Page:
Transnational Ventures, Inc. is a start-up company founded by sales and marketing
professional and entrepreneur, Jonathan Ryweck in February 2007. TNV Inc. seeks out
opportunities afforded by globalization and the cross fertilization of significant cultural
trends in today’s rapidly changing and continually evolving worldwide business
environment. A summary of Jonathan Ryweck’s skill set and experience is below:
2007- Present- Founded Transnational Ventures, Inc., Port Townsend, WA, a company
engaged in wine retail consulting. TNV is exploring projects such as exporting
Washington wines to the China Region, and developing Pacific Northwest tourism
opportunities for Europeans.
2002-Present- Co-owner, Ham & Rye LLC, Port Hadlock, WA. Commercial real estate
venture that developed and built a 30,000 square foot, multi-use four story building in the
historic district of Port Townsend, WA. While retaining ownership of 15,000 square feet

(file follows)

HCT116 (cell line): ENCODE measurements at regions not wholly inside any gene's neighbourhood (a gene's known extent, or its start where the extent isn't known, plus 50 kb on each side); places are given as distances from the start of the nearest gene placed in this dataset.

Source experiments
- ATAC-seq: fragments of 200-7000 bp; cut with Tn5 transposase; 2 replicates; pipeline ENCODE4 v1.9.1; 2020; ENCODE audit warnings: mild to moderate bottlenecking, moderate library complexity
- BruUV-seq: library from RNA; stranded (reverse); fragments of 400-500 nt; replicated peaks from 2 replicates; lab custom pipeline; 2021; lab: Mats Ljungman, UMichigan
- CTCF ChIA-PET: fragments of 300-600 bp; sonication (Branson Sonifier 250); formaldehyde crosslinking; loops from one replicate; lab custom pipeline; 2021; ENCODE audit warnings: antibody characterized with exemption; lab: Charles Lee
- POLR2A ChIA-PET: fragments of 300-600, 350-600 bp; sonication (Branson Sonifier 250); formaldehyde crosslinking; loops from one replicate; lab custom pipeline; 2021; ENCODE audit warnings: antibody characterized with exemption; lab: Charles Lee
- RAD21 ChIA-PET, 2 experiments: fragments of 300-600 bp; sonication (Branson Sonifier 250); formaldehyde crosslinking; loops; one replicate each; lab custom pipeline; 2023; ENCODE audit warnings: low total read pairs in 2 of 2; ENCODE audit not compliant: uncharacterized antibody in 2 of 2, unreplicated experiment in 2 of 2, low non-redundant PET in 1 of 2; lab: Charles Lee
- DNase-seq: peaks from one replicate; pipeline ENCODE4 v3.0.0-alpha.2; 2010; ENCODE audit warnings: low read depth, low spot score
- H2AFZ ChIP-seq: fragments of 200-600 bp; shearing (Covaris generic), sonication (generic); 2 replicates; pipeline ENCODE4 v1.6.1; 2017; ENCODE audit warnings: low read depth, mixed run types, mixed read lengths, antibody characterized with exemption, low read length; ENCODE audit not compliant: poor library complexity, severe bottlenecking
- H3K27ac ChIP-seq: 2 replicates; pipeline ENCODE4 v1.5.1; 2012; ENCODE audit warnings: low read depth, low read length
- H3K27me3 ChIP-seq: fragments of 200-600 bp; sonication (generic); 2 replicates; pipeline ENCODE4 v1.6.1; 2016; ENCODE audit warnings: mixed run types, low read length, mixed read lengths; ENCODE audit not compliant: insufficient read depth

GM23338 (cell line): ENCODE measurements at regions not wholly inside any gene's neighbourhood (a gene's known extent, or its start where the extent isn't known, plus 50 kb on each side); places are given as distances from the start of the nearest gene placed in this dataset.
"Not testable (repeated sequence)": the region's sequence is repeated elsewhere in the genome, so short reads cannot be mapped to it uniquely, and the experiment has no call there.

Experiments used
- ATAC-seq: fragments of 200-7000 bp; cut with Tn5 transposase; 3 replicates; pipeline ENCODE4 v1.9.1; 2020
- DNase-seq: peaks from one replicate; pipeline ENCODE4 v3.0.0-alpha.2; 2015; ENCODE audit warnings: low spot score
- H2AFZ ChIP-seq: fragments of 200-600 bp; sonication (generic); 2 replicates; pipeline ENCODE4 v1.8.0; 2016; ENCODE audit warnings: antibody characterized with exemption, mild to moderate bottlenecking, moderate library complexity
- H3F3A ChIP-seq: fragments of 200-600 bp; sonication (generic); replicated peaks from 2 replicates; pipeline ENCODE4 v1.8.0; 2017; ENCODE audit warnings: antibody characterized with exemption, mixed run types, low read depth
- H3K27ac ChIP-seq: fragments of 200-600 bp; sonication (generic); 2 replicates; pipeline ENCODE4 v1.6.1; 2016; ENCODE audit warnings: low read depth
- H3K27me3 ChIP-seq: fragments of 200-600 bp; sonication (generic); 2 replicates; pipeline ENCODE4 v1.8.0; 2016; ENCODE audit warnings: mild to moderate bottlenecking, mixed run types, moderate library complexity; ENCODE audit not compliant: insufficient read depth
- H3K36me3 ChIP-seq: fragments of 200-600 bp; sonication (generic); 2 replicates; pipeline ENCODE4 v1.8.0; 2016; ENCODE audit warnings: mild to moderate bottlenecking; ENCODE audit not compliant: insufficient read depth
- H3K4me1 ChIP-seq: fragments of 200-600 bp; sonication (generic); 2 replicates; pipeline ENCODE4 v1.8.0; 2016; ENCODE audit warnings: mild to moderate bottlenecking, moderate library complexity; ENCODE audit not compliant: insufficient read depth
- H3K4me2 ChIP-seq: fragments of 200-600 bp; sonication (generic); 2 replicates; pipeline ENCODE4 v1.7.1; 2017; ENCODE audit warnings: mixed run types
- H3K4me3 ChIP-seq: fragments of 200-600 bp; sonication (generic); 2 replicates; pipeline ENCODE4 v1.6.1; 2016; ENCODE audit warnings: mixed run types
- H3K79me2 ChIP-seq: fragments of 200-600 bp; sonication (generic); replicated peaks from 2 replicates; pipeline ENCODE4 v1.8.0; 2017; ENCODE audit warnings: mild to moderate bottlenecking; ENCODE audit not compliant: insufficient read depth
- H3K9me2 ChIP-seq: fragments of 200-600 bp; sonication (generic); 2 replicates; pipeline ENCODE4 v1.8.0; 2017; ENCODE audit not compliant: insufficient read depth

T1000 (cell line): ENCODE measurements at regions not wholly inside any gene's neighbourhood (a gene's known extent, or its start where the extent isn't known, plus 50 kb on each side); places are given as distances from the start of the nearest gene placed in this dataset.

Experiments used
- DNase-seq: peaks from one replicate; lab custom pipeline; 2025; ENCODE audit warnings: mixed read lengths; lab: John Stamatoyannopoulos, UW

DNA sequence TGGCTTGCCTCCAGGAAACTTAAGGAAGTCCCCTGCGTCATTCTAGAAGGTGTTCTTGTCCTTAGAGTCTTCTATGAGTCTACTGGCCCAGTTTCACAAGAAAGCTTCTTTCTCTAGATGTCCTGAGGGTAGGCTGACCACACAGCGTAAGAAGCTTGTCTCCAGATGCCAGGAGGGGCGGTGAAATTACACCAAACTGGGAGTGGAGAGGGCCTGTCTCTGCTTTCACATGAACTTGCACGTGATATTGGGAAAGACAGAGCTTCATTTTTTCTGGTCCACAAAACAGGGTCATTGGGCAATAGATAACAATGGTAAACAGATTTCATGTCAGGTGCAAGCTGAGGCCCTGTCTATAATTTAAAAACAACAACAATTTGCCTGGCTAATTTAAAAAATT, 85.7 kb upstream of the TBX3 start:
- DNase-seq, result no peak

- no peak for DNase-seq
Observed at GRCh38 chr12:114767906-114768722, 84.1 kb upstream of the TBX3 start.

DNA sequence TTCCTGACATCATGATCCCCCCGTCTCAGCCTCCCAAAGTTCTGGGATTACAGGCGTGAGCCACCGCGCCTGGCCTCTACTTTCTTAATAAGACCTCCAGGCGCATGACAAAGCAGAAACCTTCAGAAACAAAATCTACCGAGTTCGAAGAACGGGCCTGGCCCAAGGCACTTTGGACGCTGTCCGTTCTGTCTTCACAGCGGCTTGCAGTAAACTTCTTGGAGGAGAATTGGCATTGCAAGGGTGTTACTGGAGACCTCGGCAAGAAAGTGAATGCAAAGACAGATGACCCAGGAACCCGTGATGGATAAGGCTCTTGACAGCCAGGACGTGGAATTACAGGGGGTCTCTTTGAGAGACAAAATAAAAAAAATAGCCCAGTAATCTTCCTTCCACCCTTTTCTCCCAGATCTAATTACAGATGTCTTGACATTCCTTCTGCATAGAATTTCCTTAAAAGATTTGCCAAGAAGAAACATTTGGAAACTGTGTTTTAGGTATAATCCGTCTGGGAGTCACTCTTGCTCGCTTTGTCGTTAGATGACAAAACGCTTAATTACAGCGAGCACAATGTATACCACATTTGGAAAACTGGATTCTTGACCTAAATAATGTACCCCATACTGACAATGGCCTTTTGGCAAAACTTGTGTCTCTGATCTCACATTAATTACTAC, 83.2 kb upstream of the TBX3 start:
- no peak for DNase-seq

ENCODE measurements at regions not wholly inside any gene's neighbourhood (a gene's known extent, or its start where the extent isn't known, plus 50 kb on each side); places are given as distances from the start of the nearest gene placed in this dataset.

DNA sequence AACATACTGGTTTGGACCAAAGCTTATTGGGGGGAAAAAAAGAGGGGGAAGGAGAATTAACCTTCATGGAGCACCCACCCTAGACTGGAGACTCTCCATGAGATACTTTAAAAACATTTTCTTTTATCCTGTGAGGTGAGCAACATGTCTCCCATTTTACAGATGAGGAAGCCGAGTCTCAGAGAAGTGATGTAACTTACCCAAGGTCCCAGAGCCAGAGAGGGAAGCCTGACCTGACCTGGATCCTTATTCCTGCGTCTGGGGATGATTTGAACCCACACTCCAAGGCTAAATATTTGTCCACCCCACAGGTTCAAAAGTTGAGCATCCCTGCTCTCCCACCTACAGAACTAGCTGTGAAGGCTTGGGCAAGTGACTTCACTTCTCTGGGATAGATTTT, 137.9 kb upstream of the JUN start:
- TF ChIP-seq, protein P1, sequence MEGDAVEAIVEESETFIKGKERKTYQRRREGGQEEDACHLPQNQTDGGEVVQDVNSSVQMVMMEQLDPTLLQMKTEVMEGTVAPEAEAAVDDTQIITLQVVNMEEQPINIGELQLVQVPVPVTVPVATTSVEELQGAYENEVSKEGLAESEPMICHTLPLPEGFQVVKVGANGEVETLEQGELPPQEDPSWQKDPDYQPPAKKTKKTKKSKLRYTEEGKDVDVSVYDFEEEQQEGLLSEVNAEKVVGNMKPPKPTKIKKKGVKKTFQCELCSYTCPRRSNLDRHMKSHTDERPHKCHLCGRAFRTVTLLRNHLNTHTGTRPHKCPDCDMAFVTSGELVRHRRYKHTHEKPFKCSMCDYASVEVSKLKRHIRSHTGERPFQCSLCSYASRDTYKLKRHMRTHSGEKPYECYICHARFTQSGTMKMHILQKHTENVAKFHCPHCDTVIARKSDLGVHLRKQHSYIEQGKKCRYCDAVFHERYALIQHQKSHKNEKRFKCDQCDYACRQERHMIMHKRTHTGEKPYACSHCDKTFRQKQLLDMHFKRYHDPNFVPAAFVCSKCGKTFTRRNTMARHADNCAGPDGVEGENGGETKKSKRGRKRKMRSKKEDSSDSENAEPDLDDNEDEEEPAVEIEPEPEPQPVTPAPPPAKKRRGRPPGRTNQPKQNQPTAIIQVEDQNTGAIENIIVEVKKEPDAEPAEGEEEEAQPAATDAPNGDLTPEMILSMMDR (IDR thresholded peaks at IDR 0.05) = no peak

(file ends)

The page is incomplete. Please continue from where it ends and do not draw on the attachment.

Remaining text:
of multi- use commercial space, including retail and mini-storage space, eight view
condominiums were sold off in 2005.
2002-2007- Co-owner, Aldrich’s Market, Port Townsend, WA. Operated historic
grocery store with a special emphasis on wine, gourmet and natural foods and perishable
departments. Ownership position sold in February, 2007.
2000-2001- Account Executive- Action Sales and Marketing, Seattle, WA. Focused on
building the natural foods side of the business. Developed marketing concept and plan
for “Viet Cuisine” line of products in concert with VW Trading Company and Vietnam
1995-2000- Director, Natural and Specialty Food Sales, Associated Grocers, Seattle,
WA. Developed and expanded natural and specialty foods program for the largest
independent grocery distribution company in the Northwest. Spearheaded the
development of Western Family’s Natural Directions brand of organic and natural
1985-1995- Vice President Sales and Marketing, NutraSource, Seattle, WA. Developed
successful start-up natural foods distribution company into becoming the largest
distributor of natural foods in the Northwest, reaching sales of $45 million annually by
the time the company was sold to Mountain People’s Warehouse of Auburn, CA.
Foreign Languages- Proficient in French, some knowledge of Spanish and Mandarin